image: mongo
      - mongo:/data/db


# Procfile.docker
web: bundle exec rails s -b -p 3000 -e ${RACK_ENV:-development}
react: npm start
resque: QUEUE=... bundle exec rake resque:work
sphinx: bundle exec rake ts:start NODETACH=true

# tells the bash script to exit whenever anything returns a non-zero return value.
set -e


# echo "[INFO] Precreate databases..."
# rake db:version || bundle exec rake db:setup

# echo "[INFO] Running db:migrate..."
# rake db:migrate

bundle exec foreman start -f Procfile.docker


At this point, you have completed all the steps needed to create your new Docker container and can move on to starting and running the application.


Step 9: Start and Run the Application


Your entry point:


 docker-compose up


Point your browser to: https://localhost:3000 or


The Docker default machine’s IP is To make sure your IP is correct, run:


docker-machine ip docker


If you want to bash to the app container or run custom command, don’t forget to enable and map services to the host by passing the “service-ports” option to RUN command:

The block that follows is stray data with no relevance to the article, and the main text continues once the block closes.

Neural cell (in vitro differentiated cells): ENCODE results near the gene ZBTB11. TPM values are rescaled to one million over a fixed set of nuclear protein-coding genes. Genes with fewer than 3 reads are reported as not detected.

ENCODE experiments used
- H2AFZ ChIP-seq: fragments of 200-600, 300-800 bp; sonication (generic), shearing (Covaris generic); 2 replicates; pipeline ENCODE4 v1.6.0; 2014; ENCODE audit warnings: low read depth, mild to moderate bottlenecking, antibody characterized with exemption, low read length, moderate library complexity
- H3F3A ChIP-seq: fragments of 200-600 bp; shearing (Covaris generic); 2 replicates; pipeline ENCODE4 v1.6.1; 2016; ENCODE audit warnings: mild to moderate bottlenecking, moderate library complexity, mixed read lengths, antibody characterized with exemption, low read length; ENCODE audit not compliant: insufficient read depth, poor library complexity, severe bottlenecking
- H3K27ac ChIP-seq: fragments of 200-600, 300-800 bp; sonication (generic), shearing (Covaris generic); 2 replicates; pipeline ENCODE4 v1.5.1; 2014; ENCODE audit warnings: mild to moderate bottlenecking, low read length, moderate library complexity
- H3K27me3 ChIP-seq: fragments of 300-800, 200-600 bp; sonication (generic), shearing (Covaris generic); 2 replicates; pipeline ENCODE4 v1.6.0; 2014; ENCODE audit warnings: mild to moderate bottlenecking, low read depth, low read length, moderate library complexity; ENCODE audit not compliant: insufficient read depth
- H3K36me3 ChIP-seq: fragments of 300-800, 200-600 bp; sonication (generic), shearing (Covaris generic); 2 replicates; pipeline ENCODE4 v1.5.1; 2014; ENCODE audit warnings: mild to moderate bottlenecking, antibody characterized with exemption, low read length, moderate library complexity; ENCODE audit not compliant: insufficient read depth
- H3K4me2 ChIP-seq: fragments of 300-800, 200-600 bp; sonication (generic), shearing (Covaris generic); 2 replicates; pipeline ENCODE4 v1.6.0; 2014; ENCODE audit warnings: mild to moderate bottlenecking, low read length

docker-compose run --service-ports app bash


Here’s what you need to run the specs:


docker-compose run app bundle exec rspec


Step 10: Prepare to Release the App to Production


  1. Move applications logs to STDOUT/STDERR. During the updating process, logs will be saved to the container’s default file system.
  2. Integrate this STDOUT/STDERR log file into a centralized logging system. This is usually a 3rd party service.
  3. Move Sphinx, Node.js, Resque, wkhtmltopdf and all schedule-based tasks and processes to their own containers.
  4. Create a compose file for CI and prod.


Containerizing outdated apps with Docker is becoming increasingly popular due to its many benefits. It speeds up the entire development process while improving portability, transparency, and security.